While browsing through blogs about history a few days ago, I read an interesting post on Pedablogue, a blog about the scholarship of teaching, titled, “Whose Class is it Anyway? Presentation on Improv”. The author, Michael Arnzen, has posted the presentation slides from a lecture he delivered about using improvisational acting in the classroom.
The presentation describes a strong case for shaking up the traditional formalism of a classroom by creating an environment where intellectual play by both students and teacher is encouraged. My best experiences as a student have been in classrooms where teachers have had a sense for the drama of the classroom.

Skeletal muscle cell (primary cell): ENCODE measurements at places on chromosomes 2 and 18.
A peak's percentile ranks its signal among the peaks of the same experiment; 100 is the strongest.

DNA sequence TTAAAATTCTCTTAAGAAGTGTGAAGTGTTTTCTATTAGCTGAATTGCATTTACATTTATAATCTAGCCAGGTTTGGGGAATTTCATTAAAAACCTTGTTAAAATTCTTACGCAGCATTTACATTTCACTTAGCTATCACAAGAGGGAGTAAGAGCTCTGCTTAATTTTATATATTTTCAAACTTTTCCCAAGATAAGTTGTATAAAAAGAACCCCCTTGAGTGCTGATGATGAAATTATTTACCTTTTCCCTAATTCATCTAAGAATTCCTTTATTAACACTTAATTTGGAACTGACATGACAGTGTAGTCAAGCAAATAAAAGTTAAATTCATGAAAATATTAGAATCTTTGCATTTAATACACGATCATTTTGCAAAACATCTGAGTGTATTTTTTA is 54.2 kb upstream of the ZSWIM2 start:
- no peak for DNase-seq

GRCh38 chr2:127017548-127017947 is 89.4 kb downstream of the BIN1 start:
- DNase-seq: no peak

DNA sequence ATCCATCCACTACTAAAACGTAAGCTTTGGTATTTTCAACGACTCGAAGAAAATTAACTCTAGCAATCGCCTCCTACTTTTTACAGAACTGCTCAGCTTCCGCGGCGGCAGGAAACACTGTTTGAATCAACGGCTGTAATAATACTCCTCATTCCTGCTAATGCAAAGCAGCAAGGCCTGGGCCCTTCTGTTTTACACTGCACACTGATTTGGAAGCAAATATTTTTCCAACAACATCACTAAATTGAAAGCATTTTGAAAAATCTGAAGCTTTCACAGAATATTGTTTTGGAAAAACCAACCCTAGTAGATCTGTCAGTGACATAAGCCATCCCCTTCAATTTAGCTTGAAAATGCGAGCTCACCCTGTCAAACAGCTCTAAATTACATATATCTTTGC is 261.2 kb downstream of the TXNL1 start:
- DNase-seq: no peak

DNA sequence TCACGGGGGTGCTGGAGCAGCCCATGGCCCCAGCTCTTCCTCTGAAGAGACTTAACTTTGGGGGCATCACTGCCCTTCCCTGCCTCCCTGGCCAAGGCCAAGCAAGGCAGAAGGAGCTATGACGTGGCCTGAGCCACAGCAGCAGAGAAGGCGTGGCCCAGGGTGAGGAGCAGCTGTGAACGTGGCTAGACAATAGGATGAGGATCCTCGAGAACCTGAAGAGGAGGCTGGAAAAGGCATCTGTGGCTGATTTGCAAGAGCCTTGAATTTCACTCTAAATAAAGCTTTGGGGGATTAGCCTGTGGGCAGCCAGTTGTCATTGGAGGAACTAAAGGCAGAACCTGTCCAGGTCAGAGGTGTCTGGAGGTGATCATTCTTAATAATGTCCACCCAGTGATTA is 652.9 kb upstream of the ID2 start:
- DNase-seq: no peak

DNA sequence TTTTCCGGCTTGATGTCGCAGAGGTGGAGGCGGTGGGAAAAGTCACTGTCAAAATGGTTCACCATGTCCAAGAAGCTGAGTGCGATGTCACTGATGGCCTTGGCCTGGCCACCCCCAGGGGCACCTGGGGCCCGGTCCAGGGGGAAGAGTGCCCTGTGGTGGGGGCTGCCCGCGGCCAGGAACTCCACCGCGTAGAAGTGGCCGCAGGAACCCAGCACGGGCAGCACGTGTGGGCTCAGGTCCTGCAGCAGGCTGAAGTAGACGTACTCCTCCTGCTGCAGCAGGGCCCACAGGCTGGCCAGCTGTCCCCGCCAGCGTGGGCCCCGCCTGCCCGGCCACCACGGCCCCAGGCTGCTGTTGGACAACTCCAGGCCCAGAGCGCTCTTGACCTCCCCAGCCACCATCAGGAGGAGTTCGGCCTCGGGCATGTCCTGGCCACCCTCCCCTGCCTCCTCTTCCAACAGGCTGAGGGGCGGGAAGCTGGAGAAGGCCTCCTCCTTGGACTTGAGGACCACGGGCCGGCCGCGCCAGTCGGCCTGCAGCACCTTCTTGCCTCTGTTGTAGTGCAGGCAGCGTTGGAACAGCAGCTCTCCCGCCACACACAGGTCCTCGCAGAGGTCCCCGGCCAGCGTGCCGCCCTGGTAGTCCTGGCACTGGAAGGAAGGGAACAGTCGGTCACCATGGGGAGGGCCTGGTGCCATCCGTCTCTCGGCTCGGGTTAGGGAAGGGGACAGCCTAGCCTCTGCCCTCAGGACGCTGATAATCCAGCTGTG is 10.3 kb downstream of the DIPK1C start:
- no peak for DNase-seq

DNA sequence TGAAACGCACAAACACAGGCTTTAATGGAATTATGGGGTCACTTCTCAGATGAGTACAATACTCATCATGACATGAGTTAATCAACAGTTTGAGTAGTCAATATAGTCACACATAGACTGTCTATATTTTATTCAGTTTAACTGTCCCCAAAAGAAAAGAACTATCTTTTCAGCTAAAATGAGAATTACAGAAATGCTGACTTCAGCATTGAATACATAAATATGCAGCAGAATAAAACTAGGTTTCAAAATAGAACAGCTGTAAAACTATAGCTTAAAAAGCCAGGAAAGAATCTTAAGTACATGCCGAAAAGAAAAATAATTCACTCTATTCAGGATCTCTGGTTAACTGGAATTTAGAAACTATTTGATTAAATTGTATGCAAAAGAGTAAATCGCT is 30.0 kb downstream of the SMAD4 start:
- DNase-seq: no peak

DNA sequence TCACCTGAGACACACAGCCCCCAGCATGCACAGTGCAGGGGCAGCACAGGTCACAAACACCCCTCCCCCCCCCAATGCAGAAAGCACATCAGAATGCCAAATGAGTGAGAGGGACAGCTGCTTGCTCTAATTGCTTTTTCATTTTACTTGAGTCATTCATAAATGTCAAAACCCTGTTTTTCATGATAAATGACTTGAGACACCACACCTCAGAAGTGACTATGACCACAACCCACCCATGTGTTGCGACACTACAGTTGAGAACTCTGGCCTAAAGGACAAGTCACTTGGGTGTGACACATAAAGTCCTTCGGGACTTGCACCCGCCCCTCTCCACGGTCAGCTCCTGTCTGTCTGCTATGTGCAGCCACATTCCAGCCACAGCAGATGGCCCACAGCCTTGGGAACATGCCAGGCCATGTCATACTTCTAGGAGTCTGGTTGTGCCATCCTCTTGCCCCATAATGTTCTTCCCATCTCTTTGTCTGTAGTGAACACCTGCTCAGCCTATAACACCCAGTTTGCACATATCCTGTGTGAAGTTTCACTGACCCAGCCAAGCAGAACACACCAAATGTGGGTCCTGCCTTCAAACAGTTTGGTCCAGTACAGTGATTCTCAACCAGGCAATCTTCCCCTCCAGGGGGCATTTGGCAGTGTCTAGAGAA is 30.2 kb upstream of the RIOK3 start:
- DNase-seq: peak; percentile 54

There are many benefits to improv in the classroom, as Mr. Arnzen points out. One interesting point he made was that improv allows for a temporary suspension of status roles: if the teacher can playfully relinquish the power role in the improv atmosphere he creates, then the students feel more comfortable participating in class.
Mr. Arnzen does not address whether improv in the classroom would be a formal event that the teacher plans (“Tomorrow, we will be acting in class…”) or whether he meant continuous and unannounced intention on the part of the teacher to make his or her classroom a more intellectually playful environment. I think the mark of a good teacher is if he can perform the latter role well.